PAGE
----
One of the things we find most consistent about socialism is its inconsistency, the ability to say one thing and do another with astonishing regularity. This was brought forcibly home to us when we came across the writings of Robert Owen, considered the first of the British line of socialism.
British socialism developed out of English liberal democracy in which a private sector élite is considered sovereign, not the people as a whole as in European liberal democracy, or each person as in American liberal democracy. Thus, while Owen claimed that people’s attitudes and beliefs are irrevocably dictated by their environment, he hinted that he and other members of the élite had somehow managed to free themselves of the unnatural shackles imposed by private property, organized religion, and marriage and family.
You see the contradiction. If people’s beliefs and actions are dictated by their environment, then Owen’s beliefs and actions were also dictated by his environment, which meant that they were as unnatural as those of everyone else!
Unless, of course, as a member of the élite, Owen was somehow different — which is substantiated by the fact that he claimed that private property must be abolished and retained ownership of the factories that made his fortune, and fought strenuously against turning over ownership of New Harmony to anyone except himself until he was paid in full (he lost that argument).
Owen was also agin’ marriage, but stayed married, although leaving his wife alone for extended periods. He was at least consistent in his rejection of religion, although he ended up a spiritualist talking to the ghosts of Benjamin Franklin, Thomas Jefferson, the Duke of Kent, and others, even after his medium was exposed as a fraud.
Anyway, one of the more bizarre proposals Owen made was presented in the third essay in his book, A New View of Society (1813). We will present it as Owen published it, and we will save our commentary for the next posting on this subject. Keep in mind that Owen claimed he formed his opinions at a very early age and never changed any of them:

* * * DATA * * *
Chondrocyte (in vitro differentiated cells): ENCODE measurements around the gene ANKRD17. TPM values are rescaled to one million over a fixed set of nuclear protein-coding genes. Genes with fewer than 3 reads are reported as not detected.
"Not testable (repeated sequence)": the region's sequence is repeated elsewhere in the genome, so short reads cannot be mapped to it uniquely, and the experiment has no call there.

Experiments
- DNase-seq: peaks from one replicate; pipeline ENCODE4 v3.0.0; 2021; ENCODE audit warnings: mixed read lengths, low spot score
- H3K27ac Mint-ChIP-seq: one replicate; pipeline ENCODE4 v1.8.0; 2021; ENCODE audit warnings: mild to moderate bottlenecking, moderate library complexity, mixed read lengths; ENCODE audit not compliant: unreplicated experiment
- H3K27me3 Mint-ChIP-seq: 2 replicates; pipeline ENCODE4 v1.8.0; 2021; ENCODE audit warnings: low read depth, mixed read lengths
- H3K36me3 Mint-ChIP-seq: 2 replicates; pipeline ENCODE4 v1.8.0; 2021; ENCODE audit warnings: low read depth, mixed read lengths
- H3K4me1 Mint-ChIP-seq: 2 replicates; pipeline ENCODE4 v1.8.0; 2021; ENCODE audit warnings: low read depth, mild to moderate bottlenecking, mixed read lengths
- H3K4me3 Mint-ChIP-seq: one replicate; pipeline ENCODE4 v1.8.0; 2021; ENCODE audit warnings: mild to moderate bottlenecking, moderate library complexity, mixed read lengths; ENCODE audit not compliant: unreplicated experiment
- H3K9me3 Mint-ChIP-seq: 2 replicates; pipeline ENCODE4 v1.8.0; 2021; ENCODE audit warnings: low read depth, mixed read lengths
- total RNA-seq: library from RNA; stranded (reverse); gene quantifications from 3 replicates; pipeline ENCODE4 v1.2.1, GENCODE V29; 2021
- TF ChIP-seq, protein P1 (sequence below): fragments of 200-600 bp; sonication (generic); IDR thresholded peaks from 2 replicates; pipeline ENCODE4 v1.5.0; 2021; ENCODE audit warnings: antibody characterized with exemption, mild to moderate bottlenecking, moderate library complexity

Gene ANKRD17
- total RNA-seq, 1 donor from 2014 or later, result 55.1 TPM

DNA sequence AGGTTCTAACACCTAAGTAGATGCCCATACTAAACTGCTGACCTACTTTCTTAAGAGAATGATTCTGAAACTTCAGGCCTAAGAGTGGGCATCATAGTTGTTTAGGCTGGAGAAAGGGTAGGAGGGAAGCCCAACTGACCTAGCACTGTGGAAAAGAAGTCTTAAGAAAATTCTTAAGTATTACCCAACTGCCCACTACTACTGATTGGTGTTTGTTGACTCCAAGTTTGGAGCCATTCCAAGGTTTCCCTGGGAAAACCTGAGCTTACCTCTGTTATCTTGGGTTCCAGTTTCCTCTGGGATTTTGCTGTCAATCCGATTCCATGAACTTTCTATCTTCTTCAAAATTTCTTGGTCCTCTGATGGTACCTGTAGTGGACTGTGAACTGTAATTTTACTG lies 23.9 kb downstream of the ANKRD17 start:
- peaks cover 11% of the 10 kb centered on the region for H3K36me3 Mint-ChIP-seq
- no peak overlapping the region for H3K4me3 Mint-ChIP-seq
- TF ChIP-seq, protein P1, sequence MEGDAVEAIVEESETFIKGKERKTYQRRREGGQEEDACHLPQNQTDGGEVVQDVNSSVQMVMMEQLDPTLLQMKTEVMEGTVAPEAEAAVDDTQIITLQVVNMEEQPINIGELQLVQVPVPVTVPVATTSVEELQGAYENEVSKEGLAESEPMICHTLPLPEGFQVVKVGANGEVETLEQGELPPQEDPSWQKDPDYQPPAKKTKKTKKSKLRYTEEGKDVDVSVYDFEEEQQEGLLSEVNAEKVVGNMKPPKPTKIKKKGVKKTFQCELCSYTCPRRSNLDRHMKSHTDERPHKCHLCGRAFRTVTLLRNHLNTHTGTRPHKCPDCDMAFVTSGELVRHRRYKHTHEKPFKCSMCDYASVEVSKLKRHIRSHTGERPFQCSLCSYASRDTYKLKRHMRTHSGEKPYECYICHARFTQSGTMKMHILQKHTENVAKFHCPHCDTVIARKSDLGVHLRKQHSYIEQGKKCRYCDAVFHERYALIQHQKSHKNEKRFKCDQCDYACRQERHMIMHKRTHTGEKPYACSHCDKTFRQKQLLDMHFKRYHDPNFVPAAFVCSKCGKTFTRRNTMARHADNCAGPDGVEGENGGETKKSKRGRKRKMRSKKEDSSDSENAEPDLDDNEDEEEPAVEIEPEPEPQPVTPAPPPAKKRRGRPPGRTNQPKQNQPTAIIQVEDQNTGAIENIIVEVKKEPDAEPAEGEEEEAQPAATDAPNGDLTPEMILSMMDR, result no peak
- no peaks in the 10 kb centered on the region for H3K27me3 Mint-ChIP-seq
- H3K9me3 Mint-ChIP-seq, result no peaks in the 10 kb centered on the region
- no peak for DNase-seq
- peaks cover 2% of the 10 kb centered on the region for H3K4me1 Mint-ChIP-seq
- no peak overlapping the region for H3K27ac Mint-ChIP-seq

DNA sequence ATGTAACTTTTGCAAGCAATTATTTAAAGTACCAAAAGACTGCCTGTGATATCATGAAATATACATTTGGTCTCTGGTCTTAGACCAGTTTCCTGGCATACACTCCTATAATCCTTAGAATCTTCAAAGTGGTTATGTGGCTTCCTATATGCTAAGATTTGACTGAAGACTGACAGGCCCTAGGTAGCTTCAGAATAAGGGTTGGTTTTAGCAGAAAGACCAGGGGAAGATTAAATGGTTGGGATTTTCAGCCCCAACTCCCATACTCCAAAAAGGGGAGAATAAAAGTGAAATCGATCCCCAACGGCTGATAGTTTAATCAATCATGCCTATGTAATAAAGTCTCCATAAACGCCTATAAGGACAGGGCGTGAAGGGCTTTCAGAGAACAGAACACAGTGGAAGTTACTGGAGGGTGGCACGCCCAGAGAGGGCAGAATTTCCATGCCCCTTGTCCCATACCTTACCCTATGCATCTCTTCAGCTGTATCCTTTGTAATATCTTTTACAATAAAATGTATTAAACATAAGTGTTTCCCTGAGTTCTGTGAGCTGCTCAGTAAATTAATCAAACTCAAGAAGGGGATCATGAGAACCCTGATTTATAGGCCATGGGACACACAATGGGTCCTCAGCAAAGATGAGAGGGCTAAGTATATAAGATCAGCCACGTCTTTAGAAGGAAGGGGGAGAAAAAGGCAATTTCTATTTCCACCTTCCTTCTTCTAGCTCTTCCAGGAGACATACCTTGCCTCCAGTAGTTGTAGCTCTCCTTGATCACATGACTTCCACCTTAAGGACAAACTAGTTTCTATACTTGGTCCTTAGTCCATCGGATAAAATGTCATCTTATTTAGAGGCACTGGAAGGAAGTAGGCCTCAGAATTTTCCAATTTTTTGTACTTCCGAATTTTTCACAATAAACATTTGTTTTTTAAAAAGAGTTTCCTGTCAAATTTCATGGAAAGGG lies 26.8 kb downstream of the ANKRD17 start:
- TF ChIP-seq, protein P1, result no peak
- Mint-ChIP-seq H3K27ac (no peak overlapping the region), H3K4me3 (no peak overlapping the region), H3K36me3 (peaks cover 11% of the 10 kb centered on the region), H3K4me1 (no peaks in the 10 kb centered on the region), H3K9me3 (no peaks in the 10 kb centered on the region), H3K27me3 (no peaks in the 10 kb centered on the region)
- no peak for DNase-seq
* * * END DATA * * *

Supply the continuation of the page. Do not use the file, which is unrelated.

|Children trained as soldiers, according to Robert Owen|
While, however, any part of mankind shall be taught that they form their own characters, and continue to be trained from infancy to think and act irrationally, that is, to acquire feelings of enmity, and to deem it a duty to engage in war, against those who have been instructed to differ from them in sentiments and habits; even the most rational must, for their personal security, learn the means of defence, and every community of such characters, while surrounded by men who have been thus improperly taught, should acquire a knowledge of the destructive art, that they may be enabled to overrule the actions of irrational beings, and maintain peace.
To accomplish these objects to the utmost practical limit, and with the least inconvenience, every male should be instructed how best to defend, when attacked, the community to which he belongs. And these advantages are only to be obtained by providing proper means to the instruction of all boys in the use of arms and the arts of war.
As an example how easily and effectively this might be accomplished over the British Isles, it is intended that the boys trained and educated in the Institution at New Lanark shall be thus instructed; that the person appointed to attend the children in the play-ground shall be qualified to drill and teach the boys the manual exercise, and that he shall be frequently so employed. That afterwards fire-arms of proportionate weight and size to the age and strength of the boys, shall be provided for them; when also they might be taught to practise and understand the more complicated military movements.
This exercise, properly administered, will greatly contribute to the health and spirits of the boys, give them an erect and proper form, and habits of attention, celerity and order. They will however be taught to consider the exercise an art rendered absolutely necessary by the partial insanity of some of their fellow-creatures, who, by the errors of their predecessors transmitted through preceding generations, have been taught to acquire feelings of enmity increasing to madness against those who could not avoid differing from them in sentiments and habits; that this art should never be brought into practice except to restrain the violence of such madmen; and in these cases it should be administered with the least possible severity; and solely to prevent the evil consequences of those rash actions of the insane, and if possible cure them of their disease.
As we said, we’ll present our commentary on this proposal in the next posting on this subject.#30#